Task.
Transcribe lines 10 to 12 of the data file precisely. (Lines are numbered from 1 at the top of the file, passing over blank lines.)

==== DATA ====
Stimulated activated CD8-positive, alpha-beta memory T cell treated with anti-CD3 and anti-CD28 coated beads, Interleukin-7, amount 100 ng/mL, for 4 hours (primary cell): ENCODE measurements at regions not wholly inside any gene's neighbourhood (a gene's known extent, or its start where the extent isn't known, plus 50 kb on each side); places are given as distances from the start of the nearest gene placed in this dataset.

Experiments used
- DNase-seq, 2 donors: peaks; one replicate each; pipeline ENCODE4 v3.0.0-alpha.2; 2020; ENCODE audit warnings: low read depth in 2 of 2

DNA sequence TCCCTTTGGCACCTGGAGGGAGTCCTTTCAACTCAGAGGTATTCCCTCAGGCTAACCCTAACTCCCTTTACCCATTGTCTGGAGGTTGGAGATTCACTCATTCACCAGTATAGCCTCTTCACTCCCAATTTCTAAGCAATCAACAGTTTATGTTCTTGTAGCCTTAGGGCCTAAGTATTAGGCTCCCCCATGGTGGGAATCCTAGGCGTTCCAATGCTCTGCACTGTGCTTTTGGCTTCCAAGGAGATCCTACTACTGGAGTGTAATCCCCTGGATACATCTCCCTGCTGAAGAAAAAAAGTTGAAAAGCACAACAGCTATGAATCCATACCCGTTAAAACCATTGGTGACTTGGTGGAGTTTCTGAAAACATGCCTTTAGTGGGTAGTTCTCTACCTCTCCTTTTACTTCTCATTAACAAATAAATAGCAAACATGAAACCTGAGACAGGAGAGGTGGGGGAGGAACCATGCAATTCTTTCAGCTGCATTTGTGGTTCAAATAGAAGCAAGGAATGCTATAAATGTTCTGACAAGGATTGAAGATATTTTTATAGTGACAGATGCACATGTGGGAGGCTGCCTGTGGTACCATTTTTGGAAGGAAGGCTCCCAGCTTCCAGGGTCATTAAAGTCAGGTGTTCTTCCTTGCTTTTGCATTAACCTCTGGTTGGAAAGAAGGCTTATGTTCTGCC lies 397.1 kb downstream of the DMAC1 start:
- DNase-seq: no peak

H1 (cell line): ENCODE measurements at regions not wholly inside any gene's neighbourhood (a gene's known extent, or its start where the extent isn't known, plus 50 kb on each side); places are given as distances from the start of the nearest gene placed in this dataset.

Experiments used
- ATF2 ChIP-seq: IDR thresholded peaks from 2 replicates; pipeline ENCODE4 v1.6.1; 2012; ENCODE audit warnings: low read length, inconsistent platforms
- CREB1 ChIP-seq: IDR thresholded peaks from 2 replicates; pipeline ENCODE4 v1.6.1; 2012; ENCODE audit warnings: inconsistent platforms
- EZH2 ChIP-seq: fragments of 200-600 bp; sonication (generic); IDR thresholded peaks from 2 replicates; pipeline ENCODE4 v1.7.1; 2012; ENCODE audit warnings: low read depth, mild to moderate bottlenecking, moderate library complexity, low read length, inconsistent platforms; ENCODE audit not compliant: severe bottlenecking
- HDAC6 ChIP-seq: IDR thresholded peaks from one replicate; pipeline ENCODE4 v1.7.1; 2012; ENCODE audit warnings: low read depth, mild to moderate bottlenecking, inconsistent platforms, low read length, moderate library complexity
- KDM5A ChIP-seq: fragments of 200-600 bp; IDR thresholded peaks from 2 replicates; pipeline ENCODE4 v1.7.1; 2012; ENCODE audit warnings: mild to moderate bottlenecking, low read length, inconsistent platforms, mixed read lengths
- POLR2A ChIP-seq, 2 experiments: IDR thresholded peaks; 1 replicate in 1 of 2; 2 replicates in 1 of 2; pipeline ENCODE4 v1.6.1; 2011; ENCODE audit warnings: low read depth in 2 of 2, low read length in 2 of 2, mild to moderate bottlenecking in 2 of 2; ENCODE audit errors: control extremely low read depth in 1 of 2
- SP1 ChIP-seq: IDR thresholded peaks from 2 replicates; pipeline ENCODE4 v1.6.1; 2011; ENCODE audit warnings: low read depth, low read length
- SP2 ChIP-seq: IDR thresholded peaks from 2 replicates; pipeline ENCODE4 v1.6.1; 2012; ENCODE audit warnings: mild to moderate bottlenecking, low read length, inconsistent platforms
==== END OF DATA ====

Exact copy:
- EZH2 ChIP-seq: fragments of 200-600 bp; sonication (generic); IDR thresholded peaks from 2 replicates; pipeline ENCODE4 v1.7.1; 2012; ENCODE audit warnings: low read depth, mild to moderate bottlenecking, moderate library complexity, low read length, inconsistent platforms; ENCODE audit not compliant: severe bottlenecking
- HDAC6 ChIP-seq: IDR thresholded peaks from one replicate; pipeline ENCODE4 v1.7.1; 2012; ENCODE audit warnings: low read depth, mild to moderate bottlenecking, inconsistent platforms, low read length, moderate library complexity
- KDM5A ChIP-seq: fragments of 200-600 bp; IDR thresholded peaks from 2 replicates; pipeline ENCODE4 v1.7.1; 2012; ENCODE audit warnings: mild to moderate bottlenecking, low read length, inconsistent platforms, mixed read lengths